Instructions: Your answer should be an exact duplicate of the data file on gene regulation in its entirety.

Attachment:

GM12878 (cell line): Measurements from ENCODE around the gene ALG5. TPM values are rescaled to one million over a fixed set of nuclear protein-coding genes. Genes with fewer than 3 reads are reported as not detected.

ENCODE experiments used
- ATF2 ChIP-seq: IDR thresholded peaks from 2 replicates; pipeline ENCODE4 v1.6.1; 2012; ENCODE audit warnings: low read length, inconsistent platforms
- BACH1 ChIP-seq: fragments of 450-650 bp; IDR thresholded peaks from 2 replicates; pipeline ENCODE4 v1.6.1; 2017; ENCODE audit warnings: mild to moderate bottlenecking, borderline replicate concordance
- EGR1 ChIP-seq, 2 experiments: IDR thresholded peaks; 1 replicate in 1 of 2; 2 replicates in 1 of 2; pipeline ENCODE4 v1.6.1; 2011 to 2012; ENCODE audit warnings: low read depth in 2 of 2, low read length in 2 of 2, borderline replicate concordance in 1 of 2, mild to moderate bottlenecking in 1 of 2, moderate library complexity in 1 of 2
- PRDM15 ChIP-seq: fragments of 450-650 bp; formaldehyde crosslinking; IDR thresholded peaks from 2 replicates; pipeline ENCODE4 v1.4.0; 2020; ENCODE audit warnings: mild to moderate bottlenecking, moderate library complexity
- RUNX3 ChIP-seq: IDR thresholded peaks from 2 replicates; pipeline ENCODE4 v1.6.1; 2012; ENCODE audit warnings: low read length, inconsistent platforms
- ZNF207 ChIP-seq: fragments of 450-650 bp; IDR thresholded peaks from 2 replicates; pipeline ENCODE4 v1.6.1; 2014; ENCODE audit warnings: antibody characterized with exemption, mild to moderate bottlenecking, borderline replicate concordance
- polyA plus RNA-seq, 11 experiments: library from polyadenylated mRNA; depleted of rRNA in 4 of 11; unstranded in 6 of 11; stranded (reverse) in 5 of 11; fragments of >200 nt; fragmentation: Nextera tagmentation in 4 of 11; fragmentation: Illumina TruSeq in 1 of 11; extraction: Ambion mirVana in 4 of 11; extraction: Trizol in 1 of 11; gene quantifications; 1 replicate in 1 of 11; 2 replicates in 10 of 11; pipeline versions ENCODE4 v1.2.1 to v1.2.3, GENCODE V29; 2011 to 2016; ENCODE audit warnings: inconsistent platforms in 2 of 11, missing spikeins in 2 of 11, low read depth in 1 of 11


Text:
GM12878 (cell line): Measurements from ENCODE around the gene ALG5. TPM values are rescaled to one million over a fixed set of nuclear protein-coding genes. Genes with fewer than 3 reads are reported as not detected.

ENCODE experiments used
- ATF2 ChIP-seq: IDR thresholded peaks from 2 replicates; pipeline ENCODE4 v1.6.1; 2012; ENCODE audit warnings: low read length, inconsistent platforms
- BACH1 ChIP-seq: fragments of 450-650 bp; IDR thresholded peaks from 2 replicates; pipeline ENCODE4 v1.6.1; 2017; ENCODE audit warnings: mild to moderate bottlenecking, borderline replicate concordance
- EGR1 ChIP-seq, 2 experiments: IDR thresholded peaks; 1 replicate in 1 of 2; 2 replicates in 1 of 2; pipeline ENCODE4 v1.6.1; 2011 to 2012; ENCODE audit warnings: low read depth in 2 of 2, low read length in 2 of 2, borderline replicate concordance in 1 of 2, mild to moderate bottlenecking in 1 of 2, moderate library complexity in 1 of 2
- PRDM15 ChIP-seq: fragments of 450-650 bp; formaldehyde crosslinking; IDR thresholded peaks from 2 replicates; pipeline ENCODE4 v1.4.0; 2020; ENCODE audit warnings: mild to moderate bottlenecking, moderate library complexity
- RUNX3 ChIP-seq: IDR thresholded peaks from 2 replicates; pipeline ENCODE4 v1.6.1; 2012; ENCODE audit warnings: low read length, inconsistent platforms
- ZNF207 ChIP-seq: fragments of 450-650 bp; IDR thresholded peaks from 2 replicates; pipeline ENCODE4 v1.6.1; 2014; ENCODE audit warnings: antibody characterized with exemption, mild to moderate bottlenecking, borderline replicate concordance
- polyA plus RNA-seq, 11 experiments: library from polyadenylated mRNA; depleted of rRNA in 4 of 11; unstranded in 6 of 11; stranded (reverse) in 5 of 11; fragments of >200 nt; fragmentation: Nextera tagmentation in 4 of 11; fragmentation: Illumina TruSeq in 1 of 11; extraction: Ambion mirVana in 4 of 11; extraction: Trizol in 1 of 11; gene quantifications; 1 replicate in 1 of 11; 2 replicates in 10 of 11; pipeline versions ENCODE4 v1.2.1 to v1.2.3, GENCODE V29; 2011 to 2016; ENCODE audit warnings: inconsistent platforms in 2 of 11, missing spikeins in 2 of 11, low read depth in 1 of 11